OX1 Receptors

CD8+ T-cell counts of the patients were not reported in the literature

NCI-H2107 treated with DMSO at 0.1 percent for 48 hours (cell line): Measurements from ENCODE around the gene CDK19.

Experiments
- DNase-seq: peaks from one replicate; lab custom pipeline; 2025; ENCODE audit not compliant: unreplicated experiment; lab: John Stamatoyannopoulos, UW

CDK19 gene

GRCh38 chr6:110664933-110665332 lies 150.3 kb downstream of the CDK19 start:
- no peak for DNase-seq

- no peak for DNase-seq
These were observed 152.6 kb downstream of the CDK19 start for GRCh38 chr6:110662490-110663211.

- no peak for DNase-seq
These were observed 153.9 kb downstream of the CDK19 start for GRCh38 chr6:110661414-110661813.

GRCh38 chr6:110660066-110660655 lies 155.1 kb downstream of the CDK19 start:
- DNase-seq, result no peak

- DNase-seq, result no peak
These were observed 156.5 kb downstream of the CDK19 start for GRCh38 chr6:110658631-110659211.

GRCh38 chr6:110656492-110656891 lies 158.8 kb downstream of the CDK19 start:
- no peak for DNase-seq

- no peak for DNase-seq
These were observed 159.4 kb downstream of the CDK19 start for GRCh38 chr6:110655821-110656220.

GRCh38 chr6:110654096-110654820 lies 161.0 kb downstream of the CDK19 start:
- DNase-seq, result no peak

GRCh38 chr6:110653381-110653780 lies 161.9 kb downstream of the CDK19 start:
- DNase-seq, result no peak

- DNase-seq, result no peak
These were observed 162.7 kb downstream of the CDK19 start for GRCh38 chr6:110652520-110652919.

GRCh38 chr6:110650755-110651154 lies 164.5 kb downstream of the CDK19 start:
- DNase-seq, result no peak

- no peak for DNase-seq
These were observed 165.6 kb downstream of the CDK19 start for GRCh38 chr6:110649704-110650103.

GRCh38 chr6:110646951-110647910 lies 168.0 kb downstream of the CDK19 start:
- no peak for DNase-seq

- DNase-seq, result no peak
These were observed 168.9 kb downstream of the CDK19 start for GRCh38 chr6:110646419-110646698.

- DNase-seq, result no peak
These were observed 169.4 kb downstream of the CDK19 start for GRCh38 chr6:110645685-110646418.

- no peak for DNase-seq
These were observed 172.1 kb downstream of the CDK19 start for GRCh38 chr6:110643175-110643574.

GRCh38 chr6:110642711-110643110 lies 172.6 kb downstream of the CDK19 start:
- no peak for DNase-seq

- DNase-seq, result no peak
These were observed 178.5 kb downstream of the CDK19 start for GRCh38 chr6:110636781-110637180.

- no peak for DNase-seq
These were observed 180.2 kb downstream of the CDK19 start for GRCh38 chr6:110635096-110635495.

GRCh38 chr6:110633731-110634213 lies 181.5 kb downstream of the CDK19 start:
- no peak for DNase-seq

CD8+ T-cell counts of the patients were not reported in the literature. for 8?weeks. Primary immunodeficiency was excluded by whole exome sequencing in two independent laboratories. Persistent viremia stopped when the natural killer cell count started to rise, approximately 90?days after the cessation of azathioprine. Conclusions We found MAPKAP1 17 comparable cases in the literature. None of the previous cases reported in the literature, who had been treated with azathioprine and developed either a severe or a fatal Epstein-Barr virus infection, underwent full genetic and prospective immunological workup to rule out known primary immunodeficiencies. Recently, azathioprine has been shown to cause rather specific immunosuppression, resulting in natural killer cell depletion. Our case demonstrates that slow recovery from azathioprine-induced natural killer cell depletion, 3?months after the stopping of azathioprine, coincided with the clearance of viremia and clinical recovery. Finally, our choice of treating the patient with rituximab, as previously used for patients with a severe immunosuppression and Epstein-Barr virus viremia, appeared to be successful in this case. We suggest testing for Epstein-Barr virus serology before starting azathioprine and measuring natural killer cell counts during the treatment to identify patients at risk of developing an unusually severe primary Epstein-Barr virus infection. and genes, in which variants Berberrubine chloride have previously shown to be associated with susceptibility to viral infections. TPMT genotype leading to low enzyme activity was excluded in this case after the patients recovery. A high total IgG level ( ?15?g/L) persisted for 6?months after clearance of the viremia, and the low CD19-cell count attributable to the rituximab treatment started to rise 6?months after cessation of the infusions. At the last follow-up visit, she was asymptomatic Berberrubine chloride and healthy and had successfully returned to her studies 6?months after the onset of the EBV infection. She was still in remission with respect to her inflammatory bowel disease without any medication. Systematic review of the literature Examination of the 13 relevant publications yielded a total of 17 corresponding cases, mainly of adolescents or young adults with Crohns disease or ulcerative colitis who had been treated with azathioprine and developed either severe or fatal EBV infections, or EBV-driven hemophagocytic lymphohistiocytosis or some other lymphoproliferative disorder, excluding lymphomas [3C15]. Four patients had died [4, 7, 10, 14]. High EBV viremia ( ?100,000 copies/mL) was documented in five patients [3, 7, 10C12]. NK-cell counts had been made in two out of the 17 patients and either a low count or low NK-cell cytotoxicity had been noted during the acute phase of the illness in both patient cases [3, 13]. CD8+ T-cell counts of the patients were not reported in the literature. Three patients had been successfully treated with repeated rituximab infusions [3, 8, 11]. Most patients had received corticosteroids and also acyclovir or ganciclovir. X-linked lymphoproliferative disease (XLP) was excluded in two male patients by genetic testing [7, 10]. Discussion and conclusions Azathioprine is widely used for the treatment of Crohns disease and ulcerative colitis. Our case and systematic literature search confirm that a primary EBV infection can be extremely severe or even fatal for EBV-negative adolescents or young adults receiving azathioprine. Azathioprine has recently been shown to cause Berberrubine chloride rather specific immunosuppression, resulting in NK-cell [16, 17], but not T-cell depletion [17]. Moreover, early-differentiated NK-cells seem to be critical in the immune control of primary EBV infection as this subset of NK-cells expands and restricts lytic EBV infection that is poorly controlled in infectious mononucleosis [18, 19]. We repeatedly monitored our patients lymphocyte subpopulation count using flow cytometry and noted an almost total loss of the NK-cell population, whereas the number of CD8+ T-cells were within the normal range. We were thus able to draw a clear time series showing that the clearance of EBV viremia coincided with the normalization of NK-cell counts three to four months after ceasing to administer azathioprine. This supports the idea that azathioprine caused a severe secondary immunodeficiency and a lack of NK-cells, resulting in an uncontrolled EBV infection and hyperinflammation, since NK-cells play a role in down-regulating inflammatory responses [20]. Thus the phenotype observed in our patient mimics the known pathomechanism.